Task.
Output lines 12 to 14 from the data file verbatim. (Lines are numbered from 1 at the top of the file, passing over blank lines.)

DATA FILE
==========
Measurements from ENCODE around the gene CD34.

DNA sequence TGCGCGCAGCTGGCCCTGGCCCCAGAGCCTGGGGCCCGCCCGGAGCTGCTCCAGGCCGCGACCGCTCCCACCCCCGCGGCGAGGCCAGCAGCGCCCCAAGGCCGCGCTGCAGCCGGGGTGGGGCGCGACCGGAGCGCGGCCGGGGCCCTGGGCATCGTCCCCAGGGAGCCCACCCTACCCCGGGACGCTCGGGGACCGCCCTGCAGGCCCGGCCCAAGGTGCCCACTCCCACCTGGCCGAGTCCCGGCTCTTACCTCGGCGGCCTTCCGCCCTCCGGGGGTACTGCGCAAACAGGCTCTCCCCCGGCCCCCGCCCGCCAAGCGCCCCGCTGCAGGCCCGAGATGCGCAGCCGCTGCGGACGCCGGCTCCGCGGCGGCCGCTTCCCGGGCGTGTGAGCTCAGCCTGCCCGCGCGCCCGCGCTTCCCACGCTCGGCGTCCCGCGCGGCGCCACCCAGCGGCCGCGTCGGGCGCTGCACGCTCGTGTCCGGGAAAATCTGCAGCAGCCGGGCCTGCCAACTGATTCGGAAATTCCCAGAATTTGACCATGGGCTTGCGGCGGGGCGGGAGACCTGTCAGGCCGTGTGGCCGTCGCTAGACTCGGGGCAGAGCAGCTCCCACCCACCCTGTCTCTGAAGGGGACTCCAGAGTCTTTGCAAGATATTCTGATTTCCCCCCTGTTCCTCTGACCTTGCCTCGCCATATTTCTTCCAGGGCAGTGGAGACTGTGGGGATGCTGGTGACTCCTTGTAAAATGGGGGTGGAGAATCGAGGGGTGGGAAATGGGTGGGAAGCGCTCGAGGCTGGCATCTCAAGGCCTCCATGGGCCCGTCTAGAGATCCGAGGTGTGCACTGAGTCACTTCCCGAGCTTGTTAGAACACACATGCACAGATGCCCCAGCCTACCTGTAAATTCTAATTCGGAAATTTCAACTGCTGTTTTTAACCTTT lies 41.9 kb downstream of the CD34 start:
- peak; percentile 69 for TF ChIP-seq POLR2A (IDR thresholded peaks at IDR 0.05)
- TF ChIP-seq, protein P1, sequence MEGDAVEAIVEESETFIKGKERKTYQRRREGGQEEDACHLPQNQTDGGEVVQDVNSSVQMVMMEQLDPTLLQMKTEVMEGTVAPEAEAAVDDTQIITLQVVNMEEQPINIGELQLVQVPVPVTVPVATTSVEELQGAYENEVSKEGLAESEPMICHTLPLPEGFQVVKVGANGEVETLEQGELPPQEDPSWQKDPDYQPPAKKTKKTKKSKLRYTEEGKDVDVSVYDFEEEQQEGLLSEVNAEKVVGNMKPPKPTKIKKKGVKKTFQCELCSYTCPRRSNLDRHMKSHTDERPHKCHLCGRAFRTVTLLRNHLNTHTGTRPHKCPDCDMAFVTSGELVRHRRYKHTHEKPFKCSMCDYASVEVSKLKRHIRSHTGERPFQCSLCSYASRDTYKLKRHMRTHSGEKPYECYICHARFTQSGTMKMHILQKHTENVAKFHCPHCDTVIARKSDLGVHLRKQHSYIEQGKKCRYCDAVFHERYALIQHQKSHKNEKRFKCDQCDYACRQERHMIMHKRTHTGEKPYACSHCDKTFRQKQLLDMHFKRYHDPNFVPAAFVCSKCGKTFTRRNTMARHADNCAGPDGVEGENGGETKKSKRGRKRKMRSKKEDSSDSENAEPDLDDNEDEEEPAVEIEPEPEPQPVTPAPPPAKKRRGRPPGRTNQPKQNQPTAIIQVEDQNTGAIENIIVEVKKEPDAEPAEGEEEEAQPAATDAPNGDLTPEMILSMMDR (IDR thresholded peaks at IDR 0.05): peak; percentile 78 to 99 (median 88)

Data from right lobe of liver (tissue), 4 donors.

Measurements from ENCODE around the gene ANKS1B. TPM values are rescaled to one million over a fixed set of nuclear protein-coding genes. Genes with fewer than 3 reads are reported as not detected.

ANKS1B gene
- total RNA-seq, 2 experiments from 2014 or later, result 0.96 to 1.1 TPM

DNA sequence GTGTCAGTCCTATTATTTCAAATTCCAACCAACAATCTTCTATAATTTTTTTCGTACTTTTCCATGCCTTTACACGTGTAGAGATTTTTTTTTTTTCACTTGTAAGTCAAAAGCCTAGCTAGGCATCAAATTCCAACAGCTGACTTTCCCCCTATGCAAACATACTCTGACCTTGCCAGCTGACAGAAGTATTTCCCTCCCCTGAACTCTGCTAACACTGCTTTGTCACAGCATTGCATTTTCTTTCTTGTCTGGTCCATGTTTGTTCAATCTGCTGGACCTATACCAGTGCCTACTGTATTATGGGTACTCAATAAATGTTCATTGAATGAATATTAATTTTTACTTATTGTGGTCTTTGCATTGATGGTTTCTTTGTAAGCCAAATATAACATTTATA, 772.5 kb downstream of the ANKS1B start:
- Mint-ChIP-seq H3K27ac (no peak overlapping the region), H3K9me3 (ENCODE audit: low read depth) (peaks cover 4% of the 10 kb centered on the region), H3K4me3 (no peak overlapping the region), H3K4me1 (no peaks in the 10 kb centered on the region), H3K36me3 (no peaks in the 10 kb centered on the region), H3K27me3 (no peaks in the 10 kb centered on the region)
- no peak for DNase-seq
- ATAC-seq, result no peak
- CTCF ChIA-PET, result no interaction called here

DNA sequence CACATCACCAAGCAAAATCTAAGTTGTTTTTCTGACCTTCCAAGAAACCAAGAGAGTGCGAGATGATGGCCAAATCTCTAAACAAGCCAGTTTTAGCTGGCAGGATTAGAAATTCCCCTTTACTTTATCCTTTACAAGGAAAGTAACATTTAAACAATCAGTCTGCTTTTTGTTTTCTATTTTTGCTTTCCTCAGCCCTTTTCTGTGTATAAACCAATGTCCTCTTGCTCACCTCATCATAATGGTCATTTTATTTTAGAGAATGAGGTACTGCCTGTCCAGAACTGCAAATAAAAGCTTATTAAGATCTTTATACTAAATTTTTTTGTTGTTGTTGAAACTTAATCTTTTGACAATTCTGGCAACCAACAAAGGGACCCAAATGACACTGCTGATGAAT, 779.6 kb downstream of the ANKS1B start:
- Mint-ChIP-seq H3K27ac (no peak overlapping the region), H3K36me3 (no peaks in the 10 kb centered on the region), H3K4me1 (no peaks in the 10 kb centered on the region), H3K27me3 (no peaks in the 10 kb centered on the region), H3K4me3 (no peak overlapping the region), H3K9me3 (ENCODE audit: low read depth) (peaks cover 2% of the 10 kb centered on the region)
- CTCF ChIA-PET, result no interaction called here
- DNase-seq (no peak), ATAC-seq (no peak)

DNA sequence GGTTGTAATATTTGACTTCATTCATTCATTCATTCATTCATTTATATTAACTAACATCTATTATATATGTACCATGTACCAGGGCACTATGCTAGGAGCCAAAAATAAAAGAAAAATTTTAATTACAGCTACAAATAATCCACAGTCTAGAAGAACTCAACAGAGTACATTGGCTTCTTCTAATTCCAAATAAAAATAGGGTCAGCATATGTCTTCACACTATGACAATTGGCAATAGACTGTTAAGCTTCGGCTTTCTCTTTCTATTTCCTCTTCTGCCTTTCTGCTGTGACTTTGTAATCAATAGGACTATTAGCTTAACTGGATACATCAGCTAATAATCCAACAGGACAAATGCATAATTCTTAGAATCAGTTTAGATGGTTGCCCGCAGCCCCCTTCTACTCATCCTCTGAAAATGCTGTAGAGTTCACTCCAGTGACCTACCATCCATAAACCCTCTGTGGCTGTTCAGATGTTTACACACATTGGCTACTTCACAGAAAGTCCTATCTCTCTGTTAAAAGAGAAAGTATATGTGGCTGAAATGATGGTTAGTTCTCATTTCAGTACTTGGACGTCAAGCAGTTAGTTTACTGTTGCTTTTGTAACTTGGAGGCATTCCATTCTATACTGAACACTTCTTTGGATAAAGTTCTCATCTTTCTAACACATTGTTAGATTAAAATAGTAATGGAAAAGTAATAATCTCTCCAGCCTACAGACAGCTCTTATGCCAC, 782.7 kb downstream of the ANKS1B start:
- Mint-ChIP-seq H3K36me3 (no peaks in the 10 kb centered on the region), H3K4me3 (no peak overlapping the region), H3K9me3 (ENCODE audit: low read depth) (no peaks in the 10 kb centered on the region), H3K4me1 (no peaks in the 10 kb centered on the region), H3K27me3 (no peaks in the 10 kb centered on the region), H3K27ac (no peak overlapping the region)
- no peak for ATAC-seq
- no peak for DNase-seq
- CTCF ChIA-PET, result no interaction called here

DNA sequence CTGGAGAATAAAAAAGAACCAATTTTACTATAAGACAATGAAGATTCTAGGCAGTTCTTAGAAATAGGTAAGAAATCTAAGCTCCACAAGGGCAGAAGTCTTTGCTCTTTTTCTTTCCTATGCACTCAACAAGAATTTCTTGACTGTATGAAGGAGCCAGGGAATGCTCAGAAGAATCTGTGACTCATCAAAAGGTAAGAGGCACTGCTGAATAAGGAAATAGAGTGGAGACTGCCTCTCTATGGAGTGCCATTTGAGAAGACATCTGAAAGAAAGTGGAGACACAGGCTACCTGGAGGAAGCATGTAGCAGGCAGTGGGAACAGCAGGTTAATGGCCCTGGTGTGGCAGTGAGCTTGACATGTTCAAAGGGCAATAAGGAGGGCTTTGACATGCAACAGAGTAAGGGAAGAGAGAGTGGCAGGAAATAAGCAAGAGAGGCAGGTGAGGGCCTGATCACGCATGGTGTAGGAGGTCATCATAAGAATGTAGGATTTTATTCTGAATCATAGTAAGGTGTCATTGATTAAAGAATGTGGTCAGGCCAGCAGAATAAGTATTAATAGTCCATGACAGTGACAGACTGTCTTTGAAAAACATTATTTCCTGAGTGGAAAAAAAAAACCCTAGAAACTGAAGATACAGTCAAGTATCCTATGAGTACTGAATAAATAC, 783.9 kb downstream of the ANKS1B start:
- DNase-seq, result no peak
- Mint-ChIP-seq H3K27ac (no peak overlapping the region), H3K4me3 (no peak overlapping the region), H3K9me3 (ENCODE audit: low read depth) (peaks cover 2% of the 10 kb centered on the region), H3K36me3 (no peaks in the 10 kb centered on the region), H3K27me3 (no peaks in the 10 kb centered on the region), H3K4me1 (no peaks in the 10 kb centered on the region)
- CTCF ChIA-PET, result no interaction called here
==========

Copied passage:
- ATAC-seq, result no peak
- CTCF ChIA-PET, result no interaction called here

DNA sequence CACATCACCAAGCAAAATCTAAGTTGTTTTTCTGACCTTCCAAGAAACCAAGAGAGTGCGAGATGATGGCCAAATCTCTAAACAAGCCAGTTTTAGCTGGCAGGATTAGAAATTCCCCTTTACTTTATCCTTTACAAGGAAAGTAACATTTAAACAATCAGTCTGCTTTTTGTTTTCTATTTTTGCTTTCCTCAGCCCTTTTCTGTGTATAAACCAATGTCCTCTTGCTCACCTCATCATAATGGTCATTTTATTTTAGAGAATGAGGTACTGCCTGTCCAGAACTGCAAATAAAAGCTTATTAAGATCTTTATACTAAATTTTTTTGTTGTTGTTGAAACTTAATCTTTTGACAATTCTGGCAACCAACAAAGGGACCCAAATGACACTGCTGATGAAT, 779.6 kb downstream of the ANKS1B start: